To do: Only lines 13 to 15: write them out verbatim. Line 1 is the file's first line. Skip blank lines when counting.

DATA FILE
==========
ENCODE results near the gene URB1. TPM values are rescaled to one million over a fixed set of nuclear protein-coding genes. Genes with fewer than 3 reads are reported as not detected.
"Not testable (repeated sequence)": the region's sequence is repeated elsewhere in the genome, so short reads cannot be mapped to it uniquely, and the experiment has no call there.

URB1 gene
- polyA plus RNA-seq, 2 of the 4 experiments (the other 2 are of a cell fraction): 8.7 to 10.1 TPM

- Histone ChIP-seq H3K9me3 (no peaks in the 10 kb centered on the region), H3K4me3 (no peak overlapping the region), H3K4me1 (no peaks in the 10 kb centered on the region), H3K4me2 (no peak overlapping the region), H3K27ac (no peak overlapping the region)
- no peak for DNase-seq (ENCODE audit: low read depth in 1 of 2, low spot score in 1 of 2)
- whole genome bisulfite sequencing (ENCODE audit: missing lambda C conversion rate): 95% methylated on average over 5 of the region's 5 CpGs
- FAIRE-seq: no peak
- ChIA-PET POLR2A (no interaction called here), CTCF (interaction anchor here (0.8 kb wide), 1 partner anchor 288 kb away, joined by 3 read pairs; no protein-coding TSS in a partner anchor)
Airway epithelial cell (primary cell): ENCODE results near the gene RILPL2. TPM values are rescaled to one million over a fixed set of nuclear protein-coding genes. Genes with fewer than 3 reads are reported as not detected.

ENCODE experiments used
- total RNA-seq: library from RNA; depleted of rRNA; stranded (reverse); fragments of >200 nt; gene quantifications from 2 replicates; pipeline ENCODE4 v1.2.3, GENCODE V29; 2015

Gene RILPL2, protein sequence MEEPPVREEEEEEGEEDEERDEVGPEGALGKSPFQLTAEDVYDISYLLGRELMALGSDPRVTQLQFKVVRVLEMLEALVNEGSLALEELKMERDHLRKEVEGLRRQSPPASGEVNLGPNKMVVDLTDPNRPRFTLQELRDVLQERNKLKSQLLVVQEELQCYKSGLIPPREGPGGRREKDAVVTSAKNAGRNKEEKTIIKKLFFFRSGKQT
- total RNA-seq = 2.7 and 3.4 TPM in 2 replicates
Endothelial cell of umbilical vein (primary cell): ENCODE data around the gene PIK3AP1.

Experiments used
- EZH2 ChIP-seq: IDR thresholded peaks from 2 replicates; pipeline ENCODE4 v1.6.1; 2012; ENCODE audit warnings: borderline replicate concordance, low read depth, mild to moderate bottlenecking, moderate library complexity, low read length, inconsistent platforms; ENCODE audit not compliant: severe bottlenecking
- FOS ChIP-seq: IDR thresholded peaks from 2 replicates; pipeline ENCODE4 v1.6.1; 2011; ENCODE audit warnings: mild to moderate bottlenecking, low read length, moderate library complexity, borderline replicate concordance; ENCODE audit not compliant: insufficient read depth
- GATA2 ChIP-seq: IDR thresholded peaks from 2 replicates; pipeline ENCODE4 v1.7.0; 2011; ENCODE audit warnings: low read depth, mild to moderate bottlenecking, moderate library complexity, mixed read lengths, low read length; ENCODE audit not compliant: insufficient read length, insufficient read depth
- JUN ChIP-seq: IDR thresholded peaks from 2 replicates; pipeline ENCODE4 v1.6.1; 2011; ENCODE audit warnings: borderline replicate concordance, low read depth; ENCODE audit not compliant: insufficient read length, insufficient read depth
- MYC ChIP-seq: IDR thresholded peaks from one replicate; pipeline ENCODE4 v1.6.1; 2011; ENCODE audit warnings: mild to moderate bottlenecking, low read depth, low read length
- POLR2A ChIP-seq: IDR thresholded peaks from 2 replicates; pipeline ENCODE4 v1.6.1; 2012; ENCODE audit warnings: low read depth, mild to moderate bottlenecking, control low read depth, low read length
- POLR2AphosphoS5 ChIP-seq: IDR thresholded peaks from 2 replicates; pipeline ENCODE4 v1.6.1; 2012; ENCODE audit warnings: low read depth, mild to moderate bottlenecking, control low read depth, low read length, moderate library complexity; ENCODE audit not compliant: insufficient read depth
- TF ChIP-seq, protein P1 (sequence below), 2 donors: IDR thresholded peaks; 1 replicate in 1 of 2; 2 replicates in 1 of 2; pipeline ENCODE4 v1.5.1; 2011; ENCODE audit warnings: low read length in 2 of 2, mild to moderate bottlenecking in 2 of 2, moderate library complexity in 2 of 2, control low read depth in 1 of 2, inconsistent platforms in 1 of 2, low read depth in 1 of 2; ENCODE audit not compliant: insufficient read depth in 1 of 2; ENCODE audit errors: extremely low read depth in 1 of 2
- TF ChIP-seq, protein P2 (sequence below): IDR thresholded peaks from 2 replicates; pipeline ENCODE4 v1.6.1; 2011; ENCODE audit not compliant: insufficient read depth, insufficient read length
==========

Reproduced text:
Gene RILPL2, protein sequence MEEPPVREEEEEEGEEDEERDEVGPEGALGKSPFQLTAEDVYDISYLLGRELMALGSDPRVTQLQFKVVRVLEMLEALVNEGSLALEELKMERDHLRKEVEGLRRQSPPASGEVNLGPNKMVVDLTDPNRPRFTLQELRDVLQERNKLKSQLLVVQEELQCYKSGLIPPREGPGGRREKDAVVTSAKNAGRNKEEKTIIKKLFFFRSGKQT
- total RNA-seq = 2.7 and 3.4 TPM in 2 replicates
Endothelial cell of umbilical vein (primary cell): ENCODE data around the gene PIK3AP1.